LONDON-BASED advocacy group Human Rights at Sea has issued a new independent briefing note and report on the state of play for the incorporation of business and human rights policies and practices throughout the shipping industry.
Based on seven years of ongoing review and monitoring of how collective and individual efforts within the sector have been developing in response to the 2011 UN Guiding Principles on Business and Human Rights, the report is stark in its assessment. It notes a general lack of action and continued collective malaise towards the area.
The report acknowledges individual company efforts to embed the guiding principles and ensure betterment and protection of individual’s fundamental rights while working at sea, but the few good examples do not yet represent a majority response.
“Nonetheless, it is clear that the issue is not a collective priority and is one which is rarely championed to any depth or degree by industry bodies, while membership associations are only now starting to wake up to the environmental, social and governance focus to evaluate how far advanced companies are with their sustainability actions,” David Hammond from Human Rights at Sea said.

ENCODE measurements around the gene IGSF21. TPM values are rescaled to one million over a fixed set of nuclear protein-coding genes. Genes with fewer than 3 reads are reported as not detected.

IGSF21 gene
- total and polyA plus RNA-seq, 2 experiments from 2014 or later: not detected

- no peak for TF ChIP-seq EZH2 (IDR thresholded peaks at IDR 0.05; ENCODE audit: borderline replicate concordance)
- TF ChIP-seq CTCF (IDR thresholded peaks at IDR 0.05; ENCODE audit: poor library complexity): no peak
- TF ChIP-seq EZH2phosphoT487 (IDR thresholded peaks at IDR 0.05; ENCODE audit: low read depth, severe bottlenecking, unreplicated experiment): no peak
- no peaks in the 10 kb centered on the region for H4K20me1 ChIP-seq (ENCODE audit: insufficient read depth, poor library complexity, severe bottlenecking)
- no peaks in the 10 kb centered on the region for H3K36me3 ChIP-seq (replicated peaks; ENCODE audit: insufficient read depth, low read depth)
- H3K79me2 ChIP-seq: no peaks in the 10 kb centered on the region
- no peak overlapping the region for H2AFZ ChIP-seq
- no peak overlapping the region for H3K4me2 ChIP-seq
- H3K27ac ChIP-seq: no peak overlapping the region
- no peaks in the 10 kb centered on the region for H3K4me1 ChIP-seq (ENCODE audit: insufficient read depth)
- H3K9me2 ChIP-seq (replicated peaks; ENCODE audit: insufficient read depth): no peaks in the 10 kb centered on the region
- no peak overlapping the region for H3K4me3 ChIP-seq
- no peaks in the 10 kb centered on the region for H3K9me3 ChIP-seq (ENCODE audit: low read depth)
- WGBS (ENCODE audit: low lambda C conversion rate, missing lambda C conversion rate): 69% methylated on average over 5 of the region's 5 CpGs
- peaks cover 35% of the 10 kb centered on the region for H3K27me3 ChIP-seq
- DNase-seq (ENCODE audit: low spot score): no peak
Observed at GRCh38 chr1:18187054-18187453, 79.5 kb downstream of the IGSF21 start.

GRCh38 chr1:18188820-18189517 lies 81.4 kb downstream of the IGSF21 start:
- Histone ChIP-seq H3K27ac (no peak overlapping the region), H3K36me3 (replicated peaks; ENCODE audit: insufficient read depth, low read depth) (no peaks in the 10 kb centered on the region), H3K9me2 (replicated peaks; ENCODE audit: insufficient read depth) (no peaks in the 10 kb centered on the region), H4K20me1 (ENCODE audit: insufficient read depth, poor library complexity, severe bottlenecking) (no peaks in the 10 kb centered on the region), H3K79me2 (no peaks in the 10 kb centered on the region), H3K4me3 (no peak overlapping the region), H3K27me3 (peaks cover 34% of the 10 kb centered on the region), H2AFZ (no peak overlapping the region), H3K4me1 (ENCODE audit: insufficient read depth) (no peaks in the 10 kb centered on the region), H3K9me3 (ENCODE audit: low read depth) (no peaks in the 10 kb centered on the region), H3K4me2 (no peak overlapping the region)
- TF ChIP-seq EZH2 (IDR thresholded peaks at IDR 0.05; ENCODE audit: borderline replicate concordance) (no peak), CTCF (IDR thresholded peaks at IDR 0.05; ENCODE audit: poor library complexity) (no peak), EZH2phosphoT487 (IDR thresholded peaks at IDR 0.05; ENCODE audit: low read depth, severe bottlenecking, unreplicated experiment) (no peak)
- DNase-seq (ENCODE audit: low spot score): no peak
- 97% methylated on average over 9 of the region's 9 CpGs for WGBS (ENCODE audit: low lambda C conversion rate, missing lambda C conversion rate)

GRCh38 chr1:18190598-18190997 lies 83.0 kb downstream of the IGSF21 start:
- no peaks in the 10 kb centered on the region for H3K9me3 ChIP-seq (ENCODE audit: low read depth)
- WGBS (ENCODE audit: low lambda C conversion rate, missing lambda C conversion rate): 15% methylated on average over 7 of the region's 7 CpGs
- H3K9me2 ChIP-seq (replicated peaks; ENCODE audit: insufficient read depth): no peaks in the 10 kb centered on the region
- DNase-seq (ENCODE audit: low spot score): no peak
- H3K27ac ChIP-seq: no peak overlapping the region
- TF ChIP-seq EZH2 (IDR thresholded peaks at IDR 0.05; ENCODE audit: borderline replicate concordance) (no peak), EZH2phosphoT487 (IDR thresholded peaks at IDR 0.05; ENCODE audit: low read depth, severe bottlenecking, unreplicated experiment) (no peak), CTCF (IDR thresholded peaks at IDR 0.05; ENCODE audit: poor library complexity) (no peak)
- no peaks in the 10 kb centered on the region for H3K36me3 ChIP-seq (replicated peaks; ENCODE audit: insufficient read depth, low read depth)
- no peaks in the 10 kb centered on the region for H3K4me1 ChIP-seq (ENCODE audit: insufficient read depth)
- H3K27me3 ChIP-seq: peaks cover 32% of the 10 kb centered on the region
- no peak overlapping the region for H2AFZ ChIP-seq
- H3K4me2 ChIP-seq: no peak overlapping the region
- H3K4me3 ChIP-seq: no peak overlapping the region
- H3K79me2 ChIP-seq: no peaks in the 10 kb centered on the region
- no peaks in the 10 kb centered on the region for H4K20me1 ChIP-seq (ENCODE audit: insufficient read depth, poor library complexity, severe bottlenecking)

“Over the last seven years there has been little concerted and collaborative effort by the shipping industry to embed the concept, develop unified policies, drive effective remedy and demonstrate public accountability in the field of business and human rights.
“This has been exacerbated by too much corporate social responsibility talk in the margins followed by too little action, in particular from leading membership bodies,” Mr Hammond said.
“This has left individual operators who are focused on delivering positive social change to make the necessary internal adjustments without over-arching policy direction, guidance and senior industry support.”
The report found that while the corporate responsibility to respect human rights has garnered much attention, the maritime environment poses a very high risk for abuses of human rights at sea.
“Compounded by a current lack of collective unity and agreed policy from the top down on the subject matter, business and human rights, and in particular the human rights piece, remains marginalised and not taken seriously in the commercial context,” the report found.